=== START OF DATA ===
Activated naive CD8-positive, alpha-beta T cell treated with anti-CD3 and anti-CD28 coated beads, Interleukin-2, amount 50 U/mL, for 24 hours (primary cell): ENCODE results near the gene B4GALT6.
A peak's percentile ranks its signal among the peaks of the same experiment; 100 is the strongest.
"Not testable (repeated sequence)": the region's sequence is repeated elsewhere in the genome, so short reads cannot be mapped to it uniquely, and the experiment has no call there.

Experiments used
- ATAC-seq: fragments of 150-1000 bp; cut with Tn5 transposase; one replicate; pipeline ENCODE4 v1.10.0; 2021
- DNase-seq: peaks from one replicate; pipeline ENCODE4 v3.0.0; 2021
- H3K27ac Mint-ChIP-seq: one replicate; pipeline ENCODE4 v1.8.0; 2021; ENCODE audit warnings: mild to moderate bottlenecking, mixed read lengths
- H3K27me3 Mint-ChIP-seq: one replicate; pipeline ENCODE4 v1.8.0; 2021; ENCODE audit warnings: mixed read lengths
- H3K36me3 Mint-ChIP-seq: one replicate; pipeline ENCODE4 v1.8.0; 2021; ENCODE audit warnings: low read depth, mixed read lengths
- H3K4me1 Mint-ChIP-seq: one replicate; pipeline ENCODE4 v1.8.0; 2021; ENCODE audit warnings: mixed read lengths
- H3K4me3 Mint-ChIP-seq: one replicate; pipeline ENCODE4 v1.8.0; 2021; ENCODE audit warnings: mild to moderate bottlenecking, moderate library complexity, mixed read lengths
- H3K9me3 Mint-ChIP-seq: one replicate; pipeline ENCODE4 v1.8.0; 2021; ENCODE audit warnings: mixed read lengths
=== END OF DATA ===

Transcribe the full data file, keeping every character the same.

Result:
Activated naive CD8-positive, alpha-beta T cell treated with anti-CD3 and anti-CD28 coated beads, Interleukin-2, amount 50 U/mL, for 24 hours (primary cell): ENCODE results near the gene B4GALT6.
A peak's percentile ranks its signal among the peaks of the same experiment; 100 is the strongest.
"Not testable (repeated sequence)": the region's sequence is repeated elsewhere in the genome, so short reads cannot be mapped to it uniquely, and the experiment has no call there.

Experiments used
- ATAC-seq: fragments of 150-1000 bp; cut with Tn5 transposase; one replicate; pipeline ENCODE4 v1.10.0; 2021
- DNase-seq: peaks from one replicate; pipeline ENCODE4 v3.0.0; 2021
- H3K27ac Mint-ChIP-seq: one replicate; pipeline ENCODE4 v1.8.0; 2021; ENCODE audit warnings: mild to moderate bottlenecking, mixed read lengths
- H3K27me3 Mint-ChIP-seq: one replicate; pipeline ENCODE4 v1.8.0; 2021; ENCODE audit warnings: mixed read lengths
- H3K36me3 Mint-ChIP-seq: one replicate; pipeline ENCODE4 v1.8.0; 2021; ENCODE audit warnings: low read depth, mixed read lengths
- H3K4me1 Mint-ChIP-seq: one replicate; pipeline ENCODE4 v1.8.0; 2021; ENCODE audit warnings: mixed read lengths
- H3K4me3 Mint-ChIP-seq: one replicate; pipeline ENCODE4 v1.8.0; 2021; ENCODE audit warnings: mild to moderate bottlenecking, moderate library complexity, mixed read lengths
- H3K9me3 Mint-ChIP-seq: one replicate; pipeline ENCODE4 v1.8.0; 2021; ENCODE audit warnings: mixed read lengths